Reiss, a self-confessed “producer for hire,” has been involved in a range of visual media from Hollywood features (JFK and Jacob’s Ladder) to TV shows, but it is obvious his real passion lies in his work about these two poetic masters, separated in time by more than 700 years, and the potential of their words to move the hearts and minds of men away from conflict.

Reiss believes Stafford, like many of his fellow conscientious objectors, was no starry-eyed idealist. He accepted that conflict is always a possibility in the course of human affairs, says Reiss. But Stafford didn’t believe war was inevitable or even advisable. In Stafford’s view the consequences of war are rarely, if ever, beneficial to humanity. He encouraged everyone to consider the motives of those who urge us to war before getting caught up in the fever of victory. “How do we know war is the answer?” asks Stafford in his journal. “How can there be a nation we don’t like? That’s a fiction put onto a million different people. It has been created by interests you might well do to analyze.”

“It would be very satisfying to think,” says Reiss in an interview on the film’s website, “that after viewing the film you would ask yourself, at a deep level, what you really believe about war. And the follow-up question of ‘How did I come to believe that?’ ”

“I think we have been very successfully indoctrinated into accepting that war is a given, it’s what human beings do,” Reiss continues. “The distinction is, and I think this is what Stafford is saying, is ‘Yes, we do and can make war. But what else can we do?’ The undiscovered possibilities in human behavior are what we should pursue. The die is not cast; imagination and creativity are not in short supply. That this is the real, pragmatic work of the world.”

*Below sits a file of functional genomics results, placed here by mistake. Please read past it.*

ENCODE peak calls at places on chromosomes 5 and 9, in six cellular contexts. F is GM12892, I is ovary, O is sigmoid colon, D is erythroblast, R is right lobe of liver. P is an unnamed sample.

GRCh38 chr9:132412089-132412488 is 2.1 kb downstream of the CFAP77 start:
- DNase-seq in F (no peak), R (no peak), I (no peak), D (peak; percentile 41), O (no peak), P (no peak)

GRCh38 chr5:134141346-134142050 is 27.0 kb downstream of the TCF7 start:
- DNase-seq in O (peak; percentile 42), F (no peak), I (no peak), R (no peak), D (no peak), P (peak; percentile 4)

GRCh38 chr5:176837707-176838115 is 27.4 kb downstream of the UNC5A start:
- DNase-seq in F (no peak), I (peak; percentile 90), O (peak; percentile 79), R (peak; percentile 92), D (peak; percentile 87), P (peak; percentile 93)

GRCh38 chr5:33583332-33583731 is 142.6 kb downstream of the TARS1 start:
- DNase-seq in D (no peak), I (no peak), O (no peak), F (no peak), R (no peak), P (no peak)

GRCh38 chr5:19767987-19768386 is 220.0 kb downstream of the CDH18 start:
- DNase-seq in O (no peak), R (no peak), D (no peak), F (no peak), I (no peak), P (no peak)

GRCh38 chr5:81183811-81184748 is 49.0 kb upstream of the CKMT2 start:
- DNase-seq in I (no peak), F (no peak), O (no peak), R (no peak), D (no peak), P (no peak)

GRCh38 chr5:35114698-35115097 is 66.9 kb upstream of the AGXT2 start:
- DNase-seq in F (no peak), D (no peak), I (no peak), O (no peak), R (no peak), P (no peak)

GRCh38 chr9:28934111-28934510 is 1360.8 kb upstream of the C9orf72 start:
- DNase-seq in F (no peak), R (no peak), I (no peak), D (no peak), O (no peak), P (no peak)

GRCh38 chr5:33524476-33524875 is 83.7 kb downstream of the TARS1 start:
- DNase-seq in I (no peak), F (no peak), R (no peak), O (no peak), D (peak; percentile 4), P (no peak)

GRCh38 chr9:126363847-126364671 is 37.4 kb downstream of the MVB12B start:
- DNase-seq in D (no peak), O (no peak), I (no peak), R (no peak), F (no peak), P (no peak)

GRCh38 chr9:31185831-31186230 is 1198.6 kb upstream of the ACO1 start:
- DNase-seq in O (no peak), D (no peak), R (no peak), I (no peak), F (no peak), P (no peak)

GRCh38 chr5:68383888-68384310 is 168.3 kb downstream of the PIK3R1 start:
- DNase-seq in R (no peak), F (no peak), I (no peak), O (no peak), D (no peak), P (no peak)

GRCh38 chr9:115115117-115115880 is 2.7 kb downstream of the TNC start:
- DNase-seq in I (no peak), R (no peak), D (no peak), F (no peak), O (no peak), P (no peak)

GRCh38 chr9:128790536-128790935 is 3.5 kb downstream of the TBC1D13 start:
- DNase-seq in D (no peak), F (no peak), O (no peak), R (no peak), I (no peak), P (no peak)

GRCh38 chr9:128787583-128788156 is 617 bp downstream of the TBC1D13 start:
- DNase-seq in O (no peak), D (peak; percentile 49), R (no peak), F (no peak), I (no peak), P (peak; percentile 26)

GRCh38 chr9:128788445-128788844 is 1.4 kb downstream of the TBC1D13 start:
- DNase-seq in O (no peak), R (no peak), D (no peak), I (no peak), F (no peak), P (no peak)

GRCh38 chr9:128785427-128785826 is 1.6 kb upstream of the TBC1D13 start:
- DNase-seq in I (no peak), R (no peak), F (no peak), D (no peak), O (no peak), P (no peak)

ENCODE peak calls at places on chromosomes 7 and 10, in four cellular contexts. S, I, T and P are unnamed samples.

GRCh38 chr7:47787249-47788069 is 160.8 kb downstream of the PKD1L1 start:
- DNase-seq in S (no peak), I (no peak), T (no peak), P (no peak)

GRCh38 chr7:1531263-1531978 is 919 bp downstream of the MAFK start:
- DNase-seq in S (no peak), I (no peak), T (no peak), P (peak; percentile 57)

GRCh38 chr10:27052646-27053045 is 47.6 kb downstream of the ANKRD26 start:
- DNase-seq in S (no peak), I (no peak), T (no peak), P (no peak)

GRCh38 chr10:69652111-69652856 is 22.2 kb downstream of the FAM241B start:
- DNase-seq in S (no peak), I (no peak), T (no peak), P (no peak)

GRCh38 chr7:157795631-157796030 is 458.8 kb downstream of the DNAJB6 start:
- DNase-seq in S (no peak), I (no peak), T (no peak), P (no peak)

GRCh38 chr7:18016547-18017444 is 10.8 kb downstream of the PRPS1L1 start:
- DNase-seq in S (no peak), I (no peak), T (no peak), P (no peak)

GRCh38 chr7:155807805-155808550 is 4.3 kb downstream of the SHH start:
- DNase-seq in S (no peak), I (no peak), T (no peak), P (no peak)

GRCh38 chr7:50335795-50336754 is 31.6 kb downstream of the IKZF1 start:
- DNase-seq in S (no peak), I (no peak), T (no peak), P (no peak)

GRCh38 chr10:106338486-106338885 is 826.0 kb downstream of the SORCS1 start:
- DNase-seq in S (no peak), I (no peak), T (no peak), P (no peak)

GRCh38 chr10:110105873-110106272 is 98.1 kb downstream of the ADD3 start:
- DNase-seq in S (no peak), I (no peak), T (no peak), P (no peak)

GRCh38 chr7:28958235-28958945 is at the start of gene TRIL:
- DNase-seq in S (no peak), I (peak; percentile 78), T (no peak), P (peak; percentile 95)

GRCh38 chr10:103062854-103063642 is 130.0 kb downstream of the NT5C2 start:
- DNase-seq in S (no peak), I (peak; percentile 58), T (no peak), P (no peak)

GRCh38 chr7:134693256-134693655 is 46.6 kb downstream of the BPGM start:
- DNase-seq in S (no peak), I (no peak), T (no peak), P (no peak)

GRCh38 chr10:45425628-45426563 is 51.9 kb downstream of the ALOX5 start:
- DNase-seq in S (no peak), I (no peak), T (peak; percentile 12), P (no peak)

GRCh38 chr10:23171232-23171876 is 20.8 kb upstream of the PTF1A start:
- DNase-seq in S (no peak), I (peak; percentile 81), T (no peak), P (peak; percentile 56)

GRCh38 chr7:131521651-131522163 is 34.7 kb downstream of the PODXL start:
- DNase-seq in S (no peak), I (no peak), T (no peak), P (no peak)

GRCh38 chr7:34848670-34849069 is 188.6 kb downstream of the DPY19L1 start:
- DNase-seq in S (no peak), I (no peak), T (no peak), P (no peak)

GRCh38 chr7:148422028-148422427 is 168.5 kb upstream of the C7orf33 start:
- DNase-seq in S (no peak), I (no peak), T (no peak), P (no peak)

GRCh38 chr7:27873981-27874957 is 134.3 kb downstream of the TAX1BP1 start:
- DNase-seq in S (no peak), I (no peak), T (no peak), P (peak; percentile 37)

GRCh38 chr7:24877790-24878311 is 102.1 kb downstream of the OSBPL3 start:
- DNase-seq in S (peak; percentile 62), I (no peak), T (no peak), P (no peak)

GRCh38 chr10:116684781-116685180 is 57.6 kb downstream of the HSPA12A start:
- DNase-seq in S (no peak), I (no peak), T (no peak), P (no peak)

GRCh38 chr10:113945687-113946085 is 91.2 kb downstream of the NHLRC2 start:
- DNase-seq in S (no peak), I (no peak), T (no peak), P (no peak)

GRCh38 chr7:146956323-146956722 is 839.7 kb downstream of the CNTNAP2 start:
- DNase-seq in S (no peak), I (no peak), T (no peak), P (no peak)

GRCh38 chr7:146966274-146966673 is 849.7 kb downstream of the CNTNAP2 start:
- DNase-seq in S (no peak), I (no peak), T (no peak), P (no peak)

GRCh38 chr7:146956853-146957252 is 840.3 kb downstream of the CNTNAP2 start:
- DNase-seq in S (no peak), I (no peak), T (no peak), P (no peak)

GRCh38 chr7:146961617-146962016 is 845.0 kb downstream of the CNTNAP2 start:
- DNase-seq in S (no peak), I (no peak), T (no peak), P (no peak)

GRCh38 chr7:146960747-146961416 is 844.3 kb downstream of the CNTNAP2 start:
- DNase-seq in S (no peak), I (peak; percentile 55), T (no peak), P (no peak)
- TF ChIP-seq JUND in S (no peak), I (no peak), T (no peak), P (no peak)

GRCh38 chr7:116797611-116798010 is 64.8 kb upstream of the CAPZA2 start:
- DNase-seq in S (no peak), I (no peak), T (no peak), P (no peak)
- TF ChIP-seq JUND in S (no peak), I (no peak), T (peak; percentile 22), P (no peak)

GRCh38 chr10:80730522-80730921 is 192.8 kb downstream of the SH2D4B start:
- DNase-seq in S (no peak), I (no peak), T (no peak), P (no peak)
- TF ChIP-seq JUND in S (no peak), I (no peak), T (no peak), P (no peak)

We live in such a culture of violence that sometimes it is hard to imagine how the actions or words of one person can be heard above all the clatter. Stafford believed peace is achieved gradually, created one person, one small step at a time. “Artists and peacemakers are in it for the long haul,” Stafford writes in his journal. “Redemption comes with care. Here’s how to count the people who are ready to do right: 1 . . . 1. . . 1.”

His chosen medium was poetry. In a poem entitled “A Ritual to Read to Each Other,” composed in Iowa City on June 23, 1953, he wrote:

For it is important that awake people be awake,
or a breaking line may discourage them back to sleep;
the signals we give—yes or no, or maybe—
should be clear: the darkness around us is deep.